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Open AccessArticle Environmental Education: Reflecting on Application of Environmental Attitudes Measuring Scale in Higher Education Students
Educ. Sci. 2017, 7(3), 69; doi:10.3390/educsci7030069
Received: 26 June 2017 / Revised: 19 July 2017 / Accepted: 21 July 2017 / Published: 14 August 2017
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Abstract
The Ecocentric and Anthropocentric Attitudes toward the Sustainable Development (EAATSD) scale measures environmental concern in relation to sustainable development. This article will discuss how this scale was tested with three groups of Dutch higher education students. Findings demonstrate that anthropocentric and ecocentric values
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The Ecocentric and Anthropocentric Attitudes toward the Sustainable Development (EAATSD) scale measures environmental concern in relation to sustainable development. This article will discuss how this scale was tested with three groups of Dutch higher education students. Findings demonstrate that anthropocentric and ecocentric values are independent of the students’ chosen course of study, suggesting that students attracted by the ‘sustainable development’ course title do not necessarily associate ‘sustainability’ with ecocentric aims. This article discusses why ecocentric values are beneficial to the objective of a sustainable society and proposes ways forward in which these values can be enhanced in learners. Full article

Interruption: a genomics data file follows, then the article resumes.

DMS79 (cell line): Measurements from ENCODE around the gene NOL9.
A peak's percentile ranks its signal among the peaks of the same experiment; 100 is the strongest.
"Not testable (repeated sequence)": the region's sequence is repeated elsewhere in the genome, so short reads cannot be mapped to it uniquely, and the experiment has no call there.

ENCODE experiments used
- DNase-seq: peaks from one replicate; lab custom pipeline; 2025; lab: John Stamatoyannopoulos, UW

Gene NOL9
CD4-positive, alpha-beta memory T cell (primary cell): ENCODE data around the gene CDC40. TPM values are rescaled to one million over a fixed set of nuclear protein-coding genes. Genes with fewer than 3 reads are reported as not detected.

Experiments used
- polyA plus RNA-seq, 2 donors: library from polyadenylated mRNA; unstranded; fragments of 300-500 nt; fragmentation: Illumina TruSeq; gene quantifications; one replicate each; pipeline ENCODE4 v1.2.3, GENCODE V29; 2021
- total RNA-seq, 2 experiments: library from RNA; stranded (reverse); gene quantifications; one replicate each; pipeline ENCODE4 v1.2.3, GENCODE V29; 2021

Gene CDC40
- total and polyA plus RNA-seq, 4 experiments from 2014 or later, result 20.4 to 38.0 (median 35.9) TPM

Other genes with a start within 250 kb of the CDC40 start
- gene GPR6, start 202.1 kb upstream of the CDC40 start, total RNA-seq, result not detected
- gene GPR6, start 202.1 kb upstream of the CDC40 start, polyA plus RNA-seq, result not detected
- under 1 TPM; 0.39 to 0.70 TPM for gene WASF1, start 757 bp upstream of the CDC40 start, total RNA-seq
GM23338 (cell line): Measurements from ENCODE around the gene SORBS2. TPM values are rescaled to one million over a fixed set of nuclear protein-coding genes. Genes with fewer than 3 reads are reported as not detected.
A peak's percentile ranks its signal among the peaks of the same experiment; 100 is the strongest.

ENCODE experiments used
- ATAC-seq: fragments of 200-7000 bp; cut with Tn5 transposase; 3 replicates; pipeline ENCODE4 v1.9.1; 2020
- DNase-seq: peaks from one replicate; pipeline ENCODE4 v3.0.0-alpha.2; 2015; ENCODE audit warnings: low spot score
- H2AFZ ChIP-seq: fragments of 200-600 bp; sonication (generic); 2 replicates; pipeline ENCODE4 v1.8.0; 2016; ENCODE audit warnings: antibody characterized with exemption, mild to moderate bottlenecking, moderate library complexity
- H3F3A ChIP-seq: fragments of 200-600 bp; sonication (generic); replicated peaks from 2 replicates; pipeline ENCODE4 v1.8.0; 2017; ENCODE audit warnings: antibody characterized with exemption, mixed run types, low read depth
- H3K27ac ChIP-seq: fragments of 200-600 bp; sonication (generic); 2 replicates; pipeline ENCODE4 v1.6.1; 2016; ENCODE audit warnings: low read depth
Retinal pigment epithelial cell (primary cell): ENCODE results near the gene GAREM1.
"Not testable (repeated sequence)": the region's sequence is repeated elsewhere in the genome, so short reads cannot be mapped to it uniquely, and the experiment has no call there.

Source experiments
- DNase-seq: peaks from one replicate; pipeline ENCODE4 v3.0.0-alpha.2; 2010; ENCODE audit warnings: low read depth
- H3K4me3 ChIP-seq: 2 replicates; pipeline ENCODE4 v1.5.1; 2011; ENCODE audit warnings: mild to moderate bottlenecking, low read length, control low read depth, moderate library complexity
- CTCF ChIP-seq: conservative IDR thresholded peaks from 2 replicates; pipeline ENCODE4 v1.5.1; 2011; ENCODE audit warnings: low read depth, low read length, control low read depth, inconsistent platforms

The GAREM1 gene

Open AccessCommunication Job Club: A Program to Assist Occupational Therapy Students’ Transition to Practice
Educ. Sci. 2017, 7(3), 70; doi:10.3390/educsci7030070
Received: 2 July 2017 / Revised: 30 August 2017 / Accepted: 31 August 2017 / Published: 4 September 2017
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Abstract
Transition to practice can be identified as the change from the role of student to the role of practitioner. This period of transition is a time of intense professional and personal development. Typically, it can take anywhere between six months to two years
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Transition to practice can be identified as the change from the role of student to the role of practitioner. This period of transition is a time of intense professional and personal development. Typically, it can take anywhere between six months to two years before an entry-level therapist feels competent in the workplace. A number of factors affect the transition process, including role uncertainty, inadequate supervision, and an overall lack of confidence in clinical skills. This paper discusses a case example of a Job Club, provided by a Western Australian Occupational Therapy university program. The concept was initially set up to support students through the process of seeking and gaining employment. Over time, the club developed a broader scope based on the needs of attendees. This example illustrates the needs of students for greater support in this important transition, and lays the groundwork for formal research in future. Full article
Open AccessFeature PaperArticle Systems Thinking for Understanding Sustainability? Nordic Student Teachers’ Views on the Relationship between Species Identification, Biodiversity and Sustainable Development